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RE: A few things I noticed about w3c's xml-schema
- From: "Bullard, Claude L (Len)" <firstname.lastname@example.org>
- To: Robin Cover <email@example.com>, Rick Jelliffe <firstname.lastname@example.org>
- Date: Thu, 31 May 2001 08:48:12 -0500
Before we bronze too much, Yuri would point to
Charles, and Charles would point to Sharon. They
did not always agree, and they lead in different
ways. Two of those people are still leading. We
were once a very small community and now we are
a considerably larger one and we need and have
more leaders. That is a good thing. I suspect
if you ask Charles or Sharon, you will find
they are very proud of this. Few among us
can claim to have dedicated a life to moving
a planet, and they did not do it alone.
I spent last weekend throwing away more literature
on SGML than I suspect most people have ever seen.
Who remembers OWL? Who remembers SIGHyper, SMDL? Who
wrote for <TAG>? Who has a draft 8879 or a copy
of Martin Bryan's Author's Guide, or Goldfarb's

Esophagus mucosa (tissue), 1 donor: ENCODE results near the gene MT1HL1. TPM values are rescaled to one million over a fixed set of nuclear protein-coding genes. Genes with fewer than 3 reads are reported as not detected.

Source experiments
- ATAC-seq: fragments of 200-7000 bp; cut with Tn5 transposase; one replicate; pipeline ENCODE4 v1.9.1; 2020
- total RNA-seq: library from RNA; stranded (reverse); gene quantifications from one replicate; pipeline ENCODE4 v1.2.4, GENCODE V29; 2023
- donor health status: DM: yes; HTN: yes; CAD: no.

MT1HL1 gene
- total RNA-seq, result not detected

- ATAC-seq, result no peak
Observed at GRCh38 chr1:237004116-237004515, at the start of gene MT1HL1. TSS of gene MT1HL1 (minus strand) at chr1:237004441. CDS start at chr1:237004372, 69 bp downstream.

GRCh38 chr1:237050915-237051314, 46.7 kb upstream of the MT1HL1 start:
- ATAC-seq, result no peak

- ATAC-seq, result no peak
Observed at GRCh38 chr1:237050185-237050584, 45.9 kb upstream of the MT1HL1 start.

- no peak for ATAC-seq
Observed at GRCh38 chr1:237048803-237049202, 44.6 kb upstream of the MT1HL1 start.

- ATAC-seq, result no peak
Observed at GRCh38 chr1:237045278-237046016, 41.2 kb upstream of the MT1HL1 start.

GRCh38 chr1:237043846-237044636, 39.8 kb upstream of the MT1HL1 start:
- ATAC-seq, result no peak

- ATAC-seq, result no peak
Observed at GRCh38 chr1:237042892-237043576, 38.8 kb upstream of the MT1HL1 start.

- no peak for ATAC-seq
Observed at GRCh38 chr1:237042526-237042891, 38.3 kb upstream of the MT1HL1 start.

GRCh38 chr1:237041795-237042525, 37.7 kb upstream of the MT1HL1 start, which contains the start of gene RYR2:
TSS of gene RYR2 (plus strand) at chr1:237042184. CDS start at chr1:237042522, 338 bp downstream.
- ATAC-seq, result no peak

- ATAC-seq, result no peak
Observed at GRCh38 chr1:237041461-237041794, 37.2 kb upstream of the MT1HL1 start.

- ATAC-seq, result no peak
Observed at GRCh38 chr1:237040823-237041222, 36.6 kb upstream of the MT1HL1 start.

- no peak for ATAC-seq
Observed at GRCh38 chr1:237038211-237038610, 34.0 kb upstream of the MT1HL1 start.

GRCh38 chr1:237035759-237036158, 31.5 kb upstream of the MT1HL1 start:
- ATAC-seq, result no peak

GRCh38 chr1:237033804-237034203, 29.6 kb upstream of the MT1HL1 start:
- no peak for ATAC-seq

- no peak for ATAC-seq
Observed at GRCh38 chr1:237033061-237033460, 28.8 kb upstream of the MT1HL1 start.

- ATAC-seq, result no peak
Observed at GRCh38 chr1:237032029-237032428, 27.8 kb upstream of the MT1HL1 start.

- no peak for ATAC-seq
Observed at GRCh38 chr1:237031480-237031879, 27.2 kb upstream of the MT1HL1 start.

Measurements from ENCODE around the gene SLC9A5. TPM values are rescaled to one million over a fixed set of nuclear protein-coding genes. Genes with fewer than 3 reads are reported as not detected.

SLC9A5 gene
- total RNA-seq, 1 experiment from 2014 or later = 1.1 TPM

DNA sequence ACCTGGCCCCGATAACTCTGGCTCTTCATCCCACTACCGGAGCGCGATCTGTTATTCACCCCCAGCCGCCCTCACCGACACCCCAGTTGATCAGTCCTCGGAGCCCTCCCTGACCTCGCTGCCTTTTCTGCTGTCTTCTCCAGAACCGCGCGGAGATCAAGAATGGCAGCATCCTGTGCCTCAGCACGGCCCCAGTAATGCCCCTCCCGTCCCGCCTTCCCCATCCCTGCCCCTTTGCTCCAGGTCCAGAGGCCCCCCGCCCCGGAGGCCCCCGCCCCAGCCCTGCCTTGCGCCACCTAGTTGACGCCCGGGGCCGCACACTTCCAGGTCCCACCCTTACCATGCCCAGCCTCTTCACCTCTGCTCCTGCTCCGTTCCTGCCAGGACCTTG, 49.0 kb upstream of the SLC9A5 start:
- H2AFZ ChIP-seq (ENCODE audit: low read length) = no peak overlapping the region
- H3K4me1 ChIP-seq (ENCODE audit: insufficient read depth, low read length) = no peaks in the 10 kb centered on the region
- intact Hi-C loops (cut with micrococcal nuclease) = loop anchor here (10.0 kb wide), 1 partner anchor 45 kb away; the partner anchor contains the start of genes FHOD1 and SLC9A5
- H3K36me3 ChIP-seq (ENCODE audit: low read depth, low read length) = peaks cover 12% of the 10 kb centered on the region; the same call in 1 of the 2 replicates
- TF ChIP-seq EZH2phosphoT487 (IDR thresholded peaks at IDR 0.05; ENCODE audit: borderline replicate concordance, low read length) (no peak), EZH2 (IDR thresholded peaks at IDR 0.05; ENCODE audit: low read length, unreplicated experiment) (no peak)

SGML Handbook? There is a long history in
the markup community. It is also past. The
work we do now builds on it, but the work is
now and future. The heros we need are above ground.
Yuri was the face man. He evangelized and he
found talent. He gave people a sense of self-worth
and made them feel like they belonged to something
larger, something hopeful and wonderful and fun.
If Yuri taught me anything, it was eyes forward
and people matter. And laugh as much as you can.
One should enjoy this great game we play.
I want mine to say (1954 - ) for as long as
Ekam sat.h, Vipraah bahudhaa vadanti.
Daamyata. Datta. Dayadhvam.h
From: Robin Cover [mailto:email@example.com]
Here's a friendly challenge to the XML 'experts' who now stand upon the
shoulders of those who preceded them: if you never met Yuri, try to
read the obituary notices with the guess than you might come away
unchanged in your inner person. You probably won't. XML (SGML
'lopped off') stands at the boundary between sanity and insanity, but
contrary to what one might justifiably conclude from the current
climate, it's not all about money. Take the dare (I dare you); there are
only about 60 items:
What do you want your epitaph to say?